The first time I ever had this tea, on the fourth (or so) steeping I said “It tastes like a campfire!” and David added “Yes, but one with silken pillows to sit on, and an elaborate cloth-of-gold pavilion in the background.” (paraphrased, of course) And since then, I’ve used “posh campfire” to describe this.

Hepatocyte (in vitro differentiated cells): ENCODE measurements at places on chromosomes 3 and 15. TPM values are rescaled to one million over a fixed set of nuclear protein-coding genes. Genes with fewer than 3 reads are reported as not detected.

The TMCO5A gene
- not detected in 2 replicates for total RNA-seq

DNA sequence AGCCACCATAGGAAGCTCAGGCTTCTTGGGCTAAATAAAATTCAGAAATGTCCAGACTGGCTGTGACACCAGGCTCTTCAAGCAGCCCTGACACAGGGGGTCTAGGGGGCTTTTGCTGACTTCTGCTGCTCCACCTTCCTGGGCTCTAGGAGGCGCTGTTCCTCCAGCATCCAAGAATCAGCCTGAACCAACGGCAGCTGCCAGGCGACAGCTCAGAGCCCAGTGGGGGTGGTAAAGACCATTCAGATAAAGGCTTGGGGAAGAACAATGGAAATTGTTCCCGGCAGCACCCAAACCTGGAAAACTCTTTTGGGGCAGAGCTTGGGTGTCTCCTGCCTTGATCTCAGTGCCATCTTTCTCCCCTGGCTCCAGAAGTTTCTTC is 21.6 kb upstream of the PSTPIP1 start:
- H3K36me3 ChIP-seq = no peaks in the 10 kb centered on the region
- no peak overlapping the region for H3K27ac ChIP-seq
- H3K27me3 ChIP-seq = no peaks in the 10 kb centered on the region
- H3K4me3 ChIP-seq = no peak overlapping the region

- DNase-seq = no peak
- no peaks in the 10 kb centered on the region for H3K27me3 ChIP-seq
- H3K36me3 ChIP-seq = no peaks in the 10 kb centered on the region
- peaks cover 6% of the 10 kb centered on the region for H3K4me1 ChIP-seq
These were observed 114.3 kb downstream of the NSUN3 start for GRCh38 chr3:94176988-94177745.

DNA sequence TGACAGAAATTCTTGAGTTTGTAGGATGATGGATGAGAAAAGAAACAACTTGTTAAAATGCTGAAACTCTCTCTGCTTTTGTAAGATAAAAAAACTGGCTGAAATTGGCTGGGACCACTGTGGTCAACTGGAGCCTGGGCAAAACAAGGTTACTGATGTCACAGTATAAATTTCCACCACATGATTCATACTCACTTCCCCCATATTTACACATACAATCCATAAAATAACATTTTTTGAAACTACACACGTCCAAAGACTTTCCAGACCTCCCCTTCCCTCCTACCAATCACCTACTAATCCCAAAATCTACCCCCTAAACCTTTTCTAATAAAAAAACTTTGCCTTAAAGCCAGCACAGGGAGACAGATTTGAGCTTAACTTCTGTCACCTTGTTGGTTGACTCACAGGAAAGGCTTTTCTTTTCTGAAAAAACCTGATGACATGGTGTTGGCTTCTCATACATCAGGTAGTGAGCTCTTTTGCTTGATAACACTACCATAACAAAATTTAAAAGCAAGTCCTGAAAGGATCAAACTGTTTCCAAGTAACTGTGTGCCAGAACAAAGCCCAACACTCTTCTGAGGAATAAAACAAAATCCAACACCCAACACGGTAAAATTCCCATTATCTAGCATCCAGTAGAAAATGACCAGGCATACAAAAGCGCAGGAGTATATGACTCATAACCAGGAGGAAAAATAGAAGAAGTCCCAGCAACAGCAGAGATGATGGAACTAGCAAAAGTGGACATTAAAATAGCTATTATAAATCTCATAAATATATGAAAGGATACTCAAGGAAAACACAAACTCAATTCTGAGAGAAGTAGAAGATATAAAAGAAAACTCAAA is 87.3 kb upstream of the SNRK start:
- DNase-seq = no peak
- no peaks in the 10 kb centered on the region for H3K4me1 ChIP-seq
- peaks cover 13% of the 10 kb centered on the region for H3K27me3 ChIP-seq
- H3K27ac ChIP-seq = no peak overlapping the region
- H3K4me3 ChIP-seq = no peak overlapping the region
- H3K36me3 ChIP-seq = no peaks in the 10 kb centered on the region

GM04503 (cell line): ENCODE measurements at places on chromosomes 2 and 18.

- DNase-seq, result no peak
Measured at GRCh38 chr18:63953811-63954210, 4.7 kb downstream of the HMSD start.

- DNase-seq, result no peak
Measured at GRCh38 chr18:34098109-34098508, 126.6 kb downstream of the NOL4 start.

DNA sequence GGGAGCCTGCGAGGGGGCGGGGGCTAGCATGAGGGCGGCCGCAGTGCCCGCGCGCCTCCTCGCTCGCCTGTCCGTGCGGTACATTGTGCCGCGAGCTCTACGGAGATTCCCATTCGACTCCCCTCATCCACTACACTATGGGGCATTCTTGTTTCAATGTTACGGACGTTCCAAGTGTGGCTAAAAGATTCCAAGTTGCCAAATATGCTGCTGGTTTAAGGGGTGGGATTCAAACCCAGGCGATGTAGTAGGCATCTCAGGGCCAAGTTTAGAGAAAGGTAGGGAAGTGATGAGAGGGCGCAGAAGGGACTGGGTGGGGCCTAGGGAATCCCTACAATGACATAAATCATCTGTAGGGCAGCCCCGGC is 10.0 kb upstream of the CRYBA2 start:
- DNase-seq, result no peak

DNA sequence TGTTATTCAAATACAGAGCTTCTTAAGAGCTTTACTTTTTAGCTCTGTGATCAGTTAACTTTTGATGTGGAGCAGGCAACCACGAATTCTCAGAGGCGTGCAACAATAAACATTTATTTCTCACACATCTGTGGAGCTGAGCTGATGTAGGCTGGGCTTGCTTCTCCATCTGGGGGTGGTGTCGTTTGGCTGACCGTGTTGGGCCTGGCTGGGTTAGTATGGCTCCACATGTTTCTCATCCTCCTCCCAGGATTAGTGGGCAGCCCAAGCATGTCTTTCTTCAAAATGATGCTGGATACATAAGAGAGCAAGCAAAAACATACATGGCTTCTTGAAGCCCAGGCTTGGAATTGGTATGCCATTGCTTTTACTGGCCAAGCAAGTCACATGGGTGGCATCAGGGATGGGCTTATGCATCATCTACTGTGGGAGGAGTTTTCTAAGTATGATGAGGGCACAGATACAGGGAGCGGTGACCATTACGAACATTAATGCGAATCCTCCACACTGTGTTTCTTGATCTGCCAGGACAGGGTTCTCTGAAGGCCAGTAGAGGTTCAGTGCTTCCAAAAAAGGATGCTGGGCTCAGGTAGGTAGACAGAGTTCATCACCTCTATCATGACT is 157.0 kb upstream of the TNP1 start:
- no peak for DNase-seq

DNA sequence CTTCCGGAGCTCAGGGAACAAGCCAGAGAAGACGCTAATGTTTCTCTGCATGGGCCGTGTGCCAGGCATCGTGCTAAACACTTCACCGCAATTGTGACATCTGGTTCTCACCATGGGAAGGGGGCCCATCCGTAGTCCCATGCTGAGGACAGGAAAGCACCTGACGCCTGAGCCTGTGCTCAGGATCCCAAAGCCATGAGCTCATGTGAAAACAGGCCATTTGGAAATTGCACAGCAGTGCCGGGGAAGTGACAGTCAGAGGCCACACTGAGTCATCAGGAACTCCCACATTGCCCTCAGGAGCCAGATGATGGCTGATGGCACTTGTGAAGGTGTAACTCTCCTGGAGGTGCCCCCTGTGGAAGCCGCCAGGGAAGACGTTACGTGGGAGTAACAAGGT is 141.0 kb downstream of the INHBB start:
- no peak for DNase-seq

Don’t get the wrong idea: this is no Lapsang. Its campfire notes come from a sweet woodiness and a silken roasted flavor, not an overpoweringly thick smoke. (Can you hear my biases? Sorry.) The first steeping or two are relatively light but hit at the back of the throat; the flavor begins to settle and softly wrap your tongue after several steepings. By the fifth steeping the liquor is stunning, rich mahogany, and the flavor is in a comparable “full swing”. It gets drier, nuttier, and mustier as it goes, like embers burning down to cakes of sweet ash.